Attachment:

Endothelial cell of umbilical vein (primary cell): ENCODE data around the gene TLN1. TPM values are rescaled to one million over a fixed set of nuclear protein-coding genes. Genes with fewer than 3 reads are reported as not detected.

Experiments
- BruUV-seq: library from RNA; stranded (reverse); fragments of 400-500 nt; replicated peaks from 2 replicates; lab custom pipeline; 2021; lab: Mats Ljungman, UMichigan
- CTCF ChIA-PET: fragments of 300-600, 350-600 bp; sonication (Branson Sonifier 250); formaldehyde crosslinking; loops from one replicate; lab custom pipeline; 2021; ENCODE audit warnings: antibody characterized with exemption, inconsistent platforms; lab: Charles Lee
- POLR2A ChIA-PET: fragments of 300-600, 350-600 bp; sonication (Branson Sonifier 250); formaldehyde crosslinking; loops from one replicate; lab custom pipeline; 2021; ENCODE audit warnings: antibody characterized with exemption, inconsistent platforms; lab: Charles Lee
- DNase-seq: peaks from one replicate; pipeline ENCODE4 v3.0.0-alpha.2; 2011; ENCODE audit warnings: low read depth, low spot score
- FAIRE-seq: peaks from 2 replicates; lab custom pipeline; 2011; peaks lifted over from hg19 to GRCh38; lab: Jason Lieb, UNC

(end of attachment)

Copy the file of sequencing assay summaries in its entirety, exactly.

Endothelial cell of umbilical vein (primary cell): ENCODE data around the gene TLN1. TPM values are rescaled to one million over a fixed set of nuclear protein-coding genes. Genes with fewer than 3 reads are reported as not detected.

Experiments
- BruUV-seq: library from RNA; stranded (reverse); fragments of 400-500 nt; replicated peaks from 2 replicates; lab custom pipeline; 2021; lab: Mats Ljungman, UMichigan
- CTCF ChIA-PET: fragments of 300-600, 350-600 bp; sonication (Branson Sonifier 250); formaldehyde crosslinking; loops from one replicate; lab custom pipeline; 2021; ENCODE audit warnings: antibody characterized with exemption, inconsistent platforms; lab: Charles Lee
- POLR2A ChIA-PET: fragments of 300-600, 350-600 bp; sonication (Branson Sonifier 250); formaldehyde crosslinking; loops from one replicate; lab custom pipeline; 2021; ENCODE audit warnings: antibody characterized with exemption, inconsistent platforms; lab: Charles Lee
- DNase-seq: peaks from one replicate; pipeline ENCODE4 v3.0.0-alpha.2; 2011; ENCODE audit warnings: low read depth, low spot score
- FAIRE-seq: peaks from 2 replicates; lab custom pipeline; 2011; peaks lifted over from hg19 to GRCh38; lab: Jason Lieb, UNC